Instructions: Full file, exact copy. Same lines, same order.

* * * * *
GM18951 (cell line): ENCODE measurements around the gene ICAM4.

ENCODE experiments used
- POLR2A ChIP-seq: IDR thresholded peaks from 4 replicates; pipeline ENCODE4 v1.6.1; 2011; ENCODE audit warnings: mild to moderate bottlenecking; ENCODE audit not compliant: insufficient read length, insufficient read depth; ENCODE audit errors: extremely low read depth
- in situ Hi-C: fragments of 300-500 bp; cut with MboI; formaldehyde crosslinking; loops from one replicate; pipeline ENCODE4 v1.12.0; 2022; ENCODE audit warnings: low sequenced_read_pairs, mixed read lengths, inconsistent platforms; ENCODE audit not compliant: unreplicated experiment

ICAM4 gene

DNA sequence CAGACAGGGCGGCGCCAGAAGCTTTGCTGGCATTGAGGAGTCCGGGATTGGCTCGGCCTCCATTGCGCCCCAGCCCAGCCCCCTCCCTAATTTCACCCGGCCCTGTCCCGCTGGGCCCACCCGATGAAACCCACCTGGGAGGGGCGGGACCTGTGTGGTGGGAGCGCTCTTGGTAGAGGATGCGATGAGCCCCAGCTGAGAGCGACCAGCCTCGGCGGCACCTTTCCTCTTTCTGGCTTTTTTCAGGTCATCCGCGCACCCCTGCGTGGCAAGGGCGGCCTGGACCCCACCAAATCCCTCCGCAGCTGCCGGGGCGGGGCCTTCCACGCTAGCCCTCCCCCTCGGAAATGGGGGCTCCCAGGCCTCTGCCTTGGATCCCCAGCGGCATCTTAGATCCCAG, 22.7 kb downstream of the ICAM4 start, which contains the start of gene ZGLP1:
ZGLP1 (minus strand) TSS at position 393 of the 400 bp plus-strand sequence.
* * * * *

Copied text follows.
GM18951 (cell line): ENCODE measurements around the gene ICAM4.

ENCODE experiments used
- POLR2A ChIP-seq: IDR thresholded peaks from 4 replicates; pipeline ENCODE4 v1.6.1; 2011; ENCODE audit warnings: mild to moderate bottlenecking; ENCODE audit not compliant: insufficient read length, insufficient read depth; ENCODE audit errors: extremely low read depth
- in situ Hi-C: fragments of 300-500 bp; cut with MboI; formaldehyde crosslinking; loops from one replicate; pipeline ENCODE4 v1.12.0; 2022; ENCODE audit warnings: low sequenced_read_pairs, mixed read lengths, inconsistent platforms; ENCODE audit not compliant: unreplicated experiment

ICAM4 gene

DNA sequence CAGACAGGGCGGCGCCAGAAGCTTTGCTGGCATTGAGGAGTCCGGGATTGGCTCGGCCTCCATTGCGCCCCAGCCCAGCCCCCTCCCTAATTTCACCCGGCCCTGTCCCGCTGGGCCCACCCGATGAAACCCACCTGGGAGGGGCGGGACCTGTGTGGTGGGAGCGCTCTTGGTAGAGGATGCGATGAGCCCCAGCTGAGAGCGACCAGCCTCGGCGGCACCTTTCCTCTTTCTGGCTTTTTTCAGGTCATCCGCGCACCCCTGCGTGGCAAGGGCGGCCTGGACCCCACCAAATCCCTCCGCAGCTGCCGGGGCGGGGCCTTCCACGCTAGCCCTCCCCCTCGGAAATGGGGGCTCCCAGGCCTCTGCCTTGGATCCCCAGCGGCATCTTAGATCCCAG, 22.7 kb downstream of the ICAM4 start, which contains the start of gene ZGLP1:
ZGLP1 (minus strand) TSS at position 393 of the 400 bp plus-strand sequence.